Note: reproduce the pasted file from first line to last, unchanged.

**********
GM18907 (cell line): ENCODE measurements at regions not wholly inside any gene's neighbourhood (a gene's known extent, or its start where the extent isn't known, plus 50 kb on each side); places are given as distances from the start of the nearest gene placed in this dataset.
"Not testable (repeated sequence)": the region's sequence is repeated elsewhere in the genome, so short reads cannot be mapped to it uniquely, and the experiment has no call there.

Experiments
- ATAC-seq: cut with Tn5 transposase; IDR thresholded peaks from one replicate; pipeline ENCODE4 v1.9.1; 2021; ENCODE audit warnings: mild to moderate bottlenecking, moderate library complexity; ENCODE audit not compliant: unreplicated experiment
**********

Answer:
GM18907 (cell line): ENCODE measurements at regions not wholly inside any gene's neighbourhood (a gene's known extent, or its start where the extent isn't known, plus 50 kb on each side); places are given as distances from the start of the nearest gene placed in this dataset.
"Not testable (repeated sequence)": the region's sequence is repeated elsewhere in the genome, so short reads cannot be mapped to it uniquely, and the experiment has no call there.

Experiments
- ATAC-seq: cut with Tn5 transposase; IDR thresholded peaks from one replicate; pipeline ENCODE4 v1.9.1; 2021; ENCODE audit warnings: mild to moderate bottlenecking, moderate library complexity; ENCODE audit not compliant: unreplicated experiment